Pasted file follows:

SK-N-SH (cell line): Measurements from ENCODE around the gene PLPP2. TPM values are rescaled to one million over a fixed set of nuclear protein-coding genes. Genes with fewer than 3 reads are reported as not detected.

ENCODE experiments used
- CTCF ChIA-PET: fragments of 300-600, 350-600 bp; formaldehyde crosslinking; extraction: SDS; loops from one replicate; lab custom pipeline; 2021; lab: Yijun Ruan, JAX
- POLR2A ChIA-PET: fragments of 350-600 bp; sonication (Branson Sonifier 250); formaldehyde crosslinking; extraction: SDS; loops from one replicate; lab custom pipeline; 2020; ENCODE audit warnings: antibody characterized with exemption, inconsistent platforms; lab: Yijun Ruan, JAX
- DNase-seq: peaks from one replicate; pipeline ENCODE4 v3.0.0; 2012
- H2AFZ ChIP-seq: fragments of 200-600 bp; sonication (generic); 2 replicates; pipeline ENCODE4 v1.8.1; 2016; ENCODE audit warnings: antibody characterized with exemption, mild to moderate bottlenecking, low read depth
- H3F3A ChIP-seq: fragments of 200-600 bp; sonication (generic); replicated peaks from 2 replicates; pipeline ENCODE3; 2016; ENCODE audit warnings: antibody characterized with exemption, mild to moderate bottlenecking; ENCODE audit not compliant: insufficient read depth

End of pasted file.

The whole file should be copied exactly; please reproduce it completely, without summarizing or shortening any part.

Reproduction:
SK-N-SH (cell line): Measurements from ENCODE around the gene PLPP2. TPM values are rescaled to one million over a fixed set of nuclear protein-coding genes. Genes with fewer than 3 reads are reported as not detected.

ENCODE experiments used
- CTCF ChIA-PET: fragments of 300-600, 350-600 bp; formaldehyde crosslinking; extraction: SDS; loops from one replicate; lab custom pipeline; 2021; lab: Yijun Ruan, JAX
- POLR2A ChIA-PET: fragments of 350-600 bp; sonication (Branson Sonifier 250); formaldehyde crosslinking; extraction: SDS; loops from one replicate; lab custom pipeline; 2020; ENCODE audit warnings: antibody characterized with exemption, inconsistent platforms; lab: Yijun Ruan, JAX
- DNase-seq: peaks from one replicate; pipeline ENCODE4 v3.0.0; 2012
- H2AFZ ChIP-seq: fragments of 200-600 bp; sonication (generic); 2 replicates; pipeline ENCODE4 v1.8.1; 2016; ENCODE audit warnings: antibody characterized with exemption, mild to moderate bottlenecking, low read depth
- H3F3A ChIP-seq: fragments of 200-600 bp; sonication (generic); replicated peaks from 2 replicates; pipeline ENCODE3; 2016; ENCODE audit warnings: antibody characterized with exemption, mild to moderate bottlenecking; ENCODE audit not compliant: insufficient read depth